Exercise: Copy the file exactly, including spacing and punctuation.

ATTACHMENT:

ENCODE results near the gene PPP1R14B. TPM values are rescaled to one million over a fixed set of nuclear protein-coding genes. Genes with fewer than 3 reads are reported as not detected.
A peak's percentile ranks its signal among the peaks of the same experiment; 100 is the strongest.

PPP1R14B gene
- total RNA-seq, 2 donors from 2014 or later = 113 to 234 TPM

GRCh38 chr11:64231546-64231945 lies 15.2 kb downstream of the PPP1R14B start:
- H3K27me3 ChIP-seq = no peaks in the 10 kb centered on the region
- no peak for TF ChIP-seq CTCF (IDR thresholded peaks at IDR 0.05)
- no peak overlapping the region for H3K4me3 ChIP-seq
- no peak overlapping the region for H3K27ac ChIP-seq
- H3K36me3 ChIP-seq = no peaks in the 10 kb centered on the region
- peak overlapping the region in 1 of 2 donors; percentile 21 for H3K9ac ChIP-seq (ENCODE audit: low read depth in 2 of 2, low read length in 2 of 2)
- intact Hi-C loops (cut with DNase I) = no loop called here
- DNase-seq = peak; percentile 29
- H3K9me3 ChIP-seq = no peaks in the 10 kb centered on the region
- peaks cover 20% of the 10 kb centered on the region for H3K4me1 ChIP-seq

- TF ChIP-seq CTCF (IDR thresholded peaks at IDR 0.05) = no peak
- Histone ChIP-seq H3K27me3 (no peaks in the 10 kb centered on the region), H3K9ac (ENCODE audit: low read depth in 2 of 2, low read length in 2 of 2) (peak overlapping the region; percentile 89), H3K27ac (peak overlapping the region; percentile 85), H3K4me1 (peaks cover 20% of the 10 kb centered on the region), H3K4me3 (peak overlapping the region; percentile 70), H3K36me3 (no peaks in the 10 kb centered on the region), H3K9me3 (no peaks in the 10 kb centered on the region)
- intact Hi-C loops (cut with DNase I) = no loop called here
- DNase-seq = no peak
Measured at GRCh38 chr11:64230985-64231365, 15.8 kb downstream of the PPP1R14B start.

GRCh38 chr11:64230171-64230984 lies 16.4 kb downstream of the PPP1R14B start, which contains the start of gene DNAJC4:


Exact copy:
ENCODE results near the gene PPP1R14B. TPM values are rescaled to one million over a fixed set of nuclear protein-coding genes. Genes with fewer than 3 reads are reported as not detected.
A peak's percentile ranks its signal among the peaks of the same experiment; 100 is the strongest.

PPP1R14B gene
- total RNA-seq, 2 donors from 2014 or later = 113 to 234 TPM

GRCh38 chr11:64231546-64231945 lies 15.2 kb downstream of the PPP1R14B start:
- H3K27me3 ChIP-seq = no peaks in the 10 kb centered on the region
- no peak for TF ChIP-seq CTCF (IDR thresholded peaks at IDR 0.05)
- no peak overlapping the region for H3K4me3 ChIP-seq
- no peak overlapping the region for H3K27ac ChIP-seq
- H3K36me3 ChIP-seq = no peaks in the 10 kb centered on the region
- peak overlapping the region in 1 of 2 donors; percentile 21 for H3K9ac ChIP-seq (ENCODE audit: low read depth in 2 of 2, low read length in 2 of 2)
- intact Hi-C loops (cut with DNase I) = no loop called here
- DNase-seq = peak; percentile 29
- H3K9me3 ChIP-seq = no peaks in the 10 kb centered on the region
- peaks cover 20% of the 10 kb centered on the region for H3K4me1 ChIP-seq

- TF ChIP-seq CTCF (IDR thresholded peaks at IDR 0.05) = no peak
- Histone ChIP-seq H3K27me3 (no peaks in the 10 kb centered on the region), H3K9ac (ENCODE audit: low read depth in 2 of 2, low read length in 2 of 2) (peak overlapping the region; percentile 89), H3K27ac (peak overlapping the region; percentile 85), H3K4me1 (peaks cover 20% of the 10 kb centered on the region), H3K4me3 (peak overlapping the region; percentile 70), H3K36me3 (no peaks in the 10 kb centered on the region), H3K9me3 (no peaks in the 10 kb centered on the region)
- intact Hi-C loops (cut with DNase I) = no loop called here
- DNase-seq = no peak
Measured at GRCh38 chr11:64230985-64231365, 15.8 kb downstream of the PPP1R14B start.

GRCh38 chr11:64230171-64230984 lies 16.4 kb downstream of the PPP1R14B start, which contains the start of gene DNAJC4: